*The police then began investigating the upstairs flat and reported that apart from Meredith’s bedroom and the nearby bathroom had been “thoroughly cleaned with bleach”. They also reported to have found blood in several rooms, a bloody footprint in the smaller bathroom, an unflushed toilet in the large bathroom, broken glass in the third bedroom, and blood near Meredith’s bedroom which was locked. The lower left pane of Filomena’s bedroom window was broken and the room appeared rummaged. The washing machine was on the final cycle with Meredith’s clothes inside, but not the clothes she was wearing when attacked. Filomena returned at around 1 pm and reported that nothing had been taken.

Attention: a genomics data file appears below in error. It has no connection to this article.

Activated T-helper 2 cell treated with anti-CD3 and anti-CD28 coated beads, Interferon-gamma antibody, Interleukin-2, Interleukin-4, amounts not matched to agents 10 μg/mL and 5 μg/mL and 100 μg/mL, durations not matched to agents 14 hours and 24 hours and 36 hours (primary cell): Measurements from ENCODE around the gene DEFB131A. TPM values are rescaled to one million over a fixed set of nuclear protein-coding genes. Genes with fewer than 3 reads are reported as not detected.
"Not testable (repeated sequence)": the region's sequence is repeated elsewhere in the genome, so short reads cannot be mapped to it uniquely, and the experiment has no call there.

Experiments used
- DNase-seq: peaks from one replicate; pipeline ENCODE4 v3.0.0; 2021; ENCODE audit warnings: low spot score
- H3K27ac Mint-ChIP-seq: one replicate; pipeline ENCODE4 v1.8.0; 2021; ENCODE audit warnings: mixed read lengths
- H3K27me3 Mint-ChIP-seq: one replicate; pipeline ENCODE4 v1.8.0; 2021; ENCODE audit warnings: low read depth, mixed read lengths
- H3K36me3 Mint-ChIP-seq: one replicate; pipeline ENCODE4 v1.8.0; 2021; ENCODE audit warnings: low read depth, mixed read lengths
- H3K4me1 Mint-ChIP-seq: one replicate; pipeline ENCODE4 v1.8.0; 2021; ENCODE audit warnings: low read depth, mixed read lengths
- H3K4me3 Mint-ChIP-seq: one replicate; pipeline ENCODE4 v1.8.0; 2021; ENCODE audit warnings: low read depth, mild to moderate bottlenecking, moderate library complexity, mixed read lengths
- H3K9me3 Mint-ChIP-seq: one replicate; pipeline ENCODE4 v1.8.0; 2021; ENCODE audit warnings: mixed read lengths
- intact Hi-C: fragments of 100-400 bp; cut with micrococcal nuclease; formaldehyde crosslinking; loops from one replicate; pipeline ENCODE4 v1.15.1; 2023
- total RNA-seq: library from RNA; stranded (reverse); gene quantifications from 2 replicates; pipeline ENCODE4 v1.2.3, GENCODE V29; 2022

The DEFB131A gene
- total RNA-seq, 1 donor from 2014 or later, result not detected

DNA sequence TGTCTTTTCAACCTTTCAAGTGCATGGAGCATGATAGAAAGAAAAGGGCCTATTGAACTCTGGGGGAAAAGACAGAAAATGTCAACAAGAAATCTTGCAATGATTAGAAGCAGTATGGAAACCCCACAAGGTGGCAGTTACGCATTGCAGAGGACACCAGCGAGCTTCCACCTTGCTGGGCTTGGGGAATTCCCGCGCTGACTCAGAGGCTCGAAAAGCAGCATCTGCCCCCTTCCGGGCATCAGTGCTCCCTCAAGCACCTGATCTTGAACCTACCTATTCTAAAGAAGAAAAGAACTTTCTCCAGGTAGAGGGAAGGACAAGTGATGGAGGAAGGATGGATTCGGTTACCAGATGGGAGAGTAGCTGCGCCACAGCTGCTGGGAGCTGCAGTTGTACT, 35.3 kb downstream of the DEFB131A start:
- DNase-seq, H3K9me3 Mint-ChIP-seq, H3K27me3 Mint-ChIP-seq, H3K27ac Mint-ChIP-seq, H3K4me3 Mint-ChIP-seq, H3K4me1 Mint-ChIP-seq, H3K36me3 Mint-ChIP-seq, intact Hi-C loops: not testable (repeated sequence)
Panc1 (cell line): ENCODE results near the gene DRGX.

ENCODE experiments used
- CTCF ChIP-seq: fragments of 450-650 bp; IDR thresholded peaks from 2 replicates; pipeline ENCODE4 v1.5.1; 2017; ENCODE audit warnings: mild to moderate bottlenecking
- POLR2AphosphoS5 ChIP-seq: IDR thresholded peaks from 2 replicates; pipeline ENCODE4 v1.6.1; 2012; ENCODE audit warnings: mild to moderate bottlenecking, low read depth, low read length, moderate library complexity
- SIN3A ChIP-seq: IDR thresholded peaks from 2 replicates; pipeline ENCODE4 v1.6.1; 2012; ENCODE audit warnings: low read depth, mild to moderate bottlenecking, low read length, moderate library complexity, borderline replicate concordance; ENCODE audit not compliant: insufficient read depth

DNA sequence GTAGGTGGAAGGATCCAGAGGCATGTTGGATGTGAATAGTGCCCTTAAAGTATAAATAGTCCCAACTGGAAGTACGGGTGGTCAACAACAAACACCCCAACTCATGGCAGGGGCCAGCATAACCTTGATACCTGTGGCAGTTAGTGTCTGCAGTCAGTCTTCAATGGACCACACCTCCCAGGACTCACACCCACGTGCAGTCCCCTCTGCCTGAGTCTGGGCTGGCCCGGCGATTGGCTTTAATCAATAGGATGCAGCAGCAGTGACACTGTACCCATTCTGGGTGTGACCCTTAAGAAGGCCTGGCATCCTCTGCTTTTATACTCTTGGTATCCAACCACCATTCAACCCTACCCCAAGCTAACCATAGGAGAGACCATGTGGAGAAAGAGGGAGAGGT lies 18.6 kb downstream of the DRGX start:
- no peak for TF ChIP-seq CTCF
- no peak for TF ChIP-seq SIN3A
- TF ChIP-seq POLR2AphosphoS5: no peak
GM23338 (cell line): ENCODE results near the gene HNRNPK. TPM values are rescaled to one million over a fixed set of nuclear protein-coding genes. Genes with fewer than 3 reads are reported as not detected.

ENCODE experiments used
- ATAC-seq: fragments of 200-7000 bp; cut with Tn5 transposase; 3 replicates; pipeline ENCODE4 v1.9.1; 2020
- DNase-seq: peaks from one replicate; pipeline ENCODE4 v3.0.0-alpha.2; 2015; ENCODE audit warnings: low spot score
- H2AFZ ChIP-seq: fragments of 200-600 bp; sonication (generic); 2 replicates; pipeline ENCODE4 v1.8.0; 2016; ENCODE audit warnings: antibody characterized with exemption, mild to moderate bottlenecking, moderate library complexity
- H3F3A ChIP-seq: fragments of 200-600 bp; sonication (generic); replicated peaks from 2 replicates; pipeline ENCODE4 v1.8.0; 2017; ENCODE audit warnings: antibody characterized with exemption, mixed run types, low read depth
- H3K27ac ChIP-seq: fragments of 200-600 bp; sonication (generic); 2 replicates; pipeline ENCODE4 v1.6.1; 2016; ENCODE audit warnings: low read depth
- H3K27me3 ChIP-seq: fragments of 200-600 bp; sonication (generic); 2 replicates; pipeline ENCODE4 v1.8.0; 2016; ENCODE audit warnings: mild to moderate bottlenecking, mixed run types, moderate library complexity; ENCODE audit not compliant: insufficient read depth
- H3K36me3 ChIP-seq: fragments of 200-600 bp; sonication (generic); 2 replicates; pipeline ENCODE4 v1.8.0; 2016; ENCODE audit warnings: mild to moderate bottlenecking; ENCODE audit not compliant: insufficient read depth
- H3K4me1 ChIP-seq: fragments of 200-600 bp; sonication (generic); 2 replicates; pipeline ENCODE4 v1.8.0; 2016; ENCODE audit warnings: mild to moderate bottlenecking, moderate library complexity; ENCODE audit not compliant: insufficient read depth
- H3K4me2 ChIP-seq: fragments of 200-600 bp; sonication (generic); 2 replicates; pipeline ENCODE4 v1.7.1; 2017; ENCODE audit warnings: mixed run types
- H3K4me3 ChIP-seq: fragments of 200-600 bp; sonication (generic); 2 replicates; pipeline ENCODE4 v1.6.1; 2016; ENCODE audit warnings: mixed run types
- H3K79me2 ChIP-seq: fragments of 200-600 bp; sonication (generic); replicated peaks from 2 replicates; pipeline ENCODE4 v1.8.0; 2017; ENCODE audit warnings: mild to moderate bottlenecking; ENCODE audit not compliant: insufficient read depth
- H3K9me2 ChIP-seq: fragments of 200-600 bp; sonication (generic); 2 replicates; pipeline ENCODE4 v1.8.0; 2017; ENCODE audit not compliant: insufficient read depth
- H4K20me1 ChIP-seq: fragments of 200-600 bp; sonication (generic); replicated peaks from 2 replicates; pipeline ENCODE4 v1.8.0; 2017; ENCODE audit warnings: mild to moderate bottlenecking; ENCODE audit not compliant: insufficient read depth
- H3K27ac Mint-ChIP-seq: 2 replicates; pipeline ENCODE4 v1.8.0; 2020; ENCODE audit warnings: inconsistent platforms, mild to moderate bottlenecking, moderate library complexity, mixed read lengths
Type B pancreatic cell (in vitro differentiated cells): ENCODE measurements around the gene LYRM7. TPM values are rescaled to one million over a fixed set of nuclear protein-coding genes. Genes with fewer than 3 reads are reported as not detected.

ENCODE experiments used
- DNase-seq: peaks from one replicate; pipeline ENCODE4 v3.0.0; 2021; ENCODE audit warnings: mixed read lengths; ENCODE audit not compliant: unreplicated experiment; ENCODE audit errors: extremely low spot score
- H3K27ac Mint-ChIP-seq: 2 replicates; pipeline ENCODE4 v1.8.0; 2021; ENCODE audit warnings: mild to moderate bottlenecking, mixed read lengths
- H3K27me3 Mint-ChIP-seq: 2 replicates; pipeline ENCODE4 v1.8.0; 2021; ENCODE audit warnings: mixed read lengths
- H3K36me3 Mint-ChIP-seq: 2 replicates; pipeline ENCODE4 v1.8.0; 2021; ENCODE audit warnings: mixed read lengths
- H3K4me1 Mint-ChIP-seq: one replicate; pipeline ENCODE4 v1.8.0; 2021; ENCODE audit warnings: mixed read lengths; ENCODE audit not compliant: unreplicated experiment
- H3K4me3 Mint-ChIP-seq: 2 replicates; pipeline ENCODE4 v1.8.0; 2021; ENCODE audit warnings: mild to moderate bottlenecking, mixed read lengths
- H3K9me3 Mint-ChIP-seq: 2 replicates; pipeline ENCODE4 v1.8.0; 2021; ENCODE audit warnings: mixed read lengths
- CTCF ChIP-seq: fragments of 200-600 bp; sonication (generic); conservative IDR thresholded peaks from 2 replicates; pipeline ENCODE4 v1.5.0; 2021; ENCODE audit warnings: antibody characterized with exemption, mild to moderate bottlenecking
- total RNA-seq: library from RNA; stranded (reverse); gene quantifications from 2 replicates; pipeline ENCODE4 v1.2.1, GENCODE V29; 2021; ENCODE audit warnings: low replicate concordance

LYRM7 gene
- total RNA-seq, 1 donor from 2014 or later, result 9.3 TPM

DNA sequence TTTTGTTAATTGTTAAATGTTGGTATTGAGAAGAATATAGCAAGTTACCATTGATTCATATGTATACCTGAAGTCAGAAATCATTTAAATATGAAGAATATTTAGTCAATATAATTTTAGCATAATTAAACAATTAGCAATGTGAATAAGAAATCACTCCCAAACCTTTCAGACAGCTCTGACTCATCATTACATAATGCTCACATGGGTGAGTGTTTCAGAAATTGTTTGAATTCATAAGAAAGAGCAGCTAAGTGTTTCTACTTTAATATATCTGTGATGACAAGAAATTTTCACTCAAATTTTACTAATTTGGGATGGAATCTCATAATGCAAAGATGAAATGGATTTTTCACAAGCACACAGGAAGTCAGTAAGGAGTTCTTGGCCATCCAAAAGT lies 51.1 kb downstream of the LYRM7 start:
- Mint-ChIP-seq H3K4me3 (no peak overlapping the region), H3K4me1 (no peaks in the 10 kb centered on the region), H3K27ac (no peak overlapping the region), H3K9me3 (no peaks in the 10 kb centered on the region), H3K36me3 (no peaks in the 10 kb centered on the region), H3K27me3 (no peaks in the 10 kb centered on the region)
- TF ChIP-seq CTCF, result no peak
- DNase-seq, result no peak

*Meredith’s bedroom door had to be forced open because it was locked. The police found Meredith laying under a duvet which was drenched in blood and there were pools and smears of blood all around her bedroom. Her superior thyroid artery had been severed by a stab wound and she died a slow and agonizing death as she inhaled her own blood. Her hyoid bone was also found broken, indicating that she had been choked before she was stabbed. They found signs of sexual assault. Her body had been disrobed and moved some time after death. DNA matching that of Guede was found on and inside Kercher’s body, her shirt, bra, and on her handbag. A bloody handprint that was found on a pillow under Meredith’s back was matched to Rudy Hermann Guede. Kercher’s bra, including its metal hooks, revealed traces of her DNA and that of Sollecito. Luminal revealed footprints made in blood in the flat, compatible with the feet of Knox and Sollecito. Knox’s DNA was found mixed with Kercher’s blood elsewhere in the apartment. A further footprint, believed to be a woman’s, was found under the body. It was the right size to be Knox’s, although it was never matched to her footwear. An expert defense witness stated that this was a partial print that matched the pattern of Rudy Guede’s right shoe. Knox’s DNA was found on a kitchen knife, recovered from Sollecito’s flat, and Kercher’s DNA was found on the blade. The knife could have made one of the three wounds on Kercher’s neck. Apart from the knife, there was no forensic evidence directly indicating that Knox had been in the bedroom where Kercher was murdered. Knox’s fingerprints were not found in Kercher’s bedroom, or in her own bedroom. Others were told not to enter because the area had to be secured for investigation. When the Carabinieri police arrived, the forensic lab in Rome was contacted so that they could process the murder scene. The police said that Meredith was found wearing only a cotton shirt rolled halfway up, and concluded her throat had been slit with glass or pen-knife. They later concluded that from the dried blood-spatter patterns and bra-strap marks found, she had been wearing two cotton-mesh shirts rolled up, above her bra, at the time of the murder, and that the apparent break-in at the flat had been faked. One of the first police theory about Meredith’s death was that Meredith had met her killer the previous night during the Halloween festivities.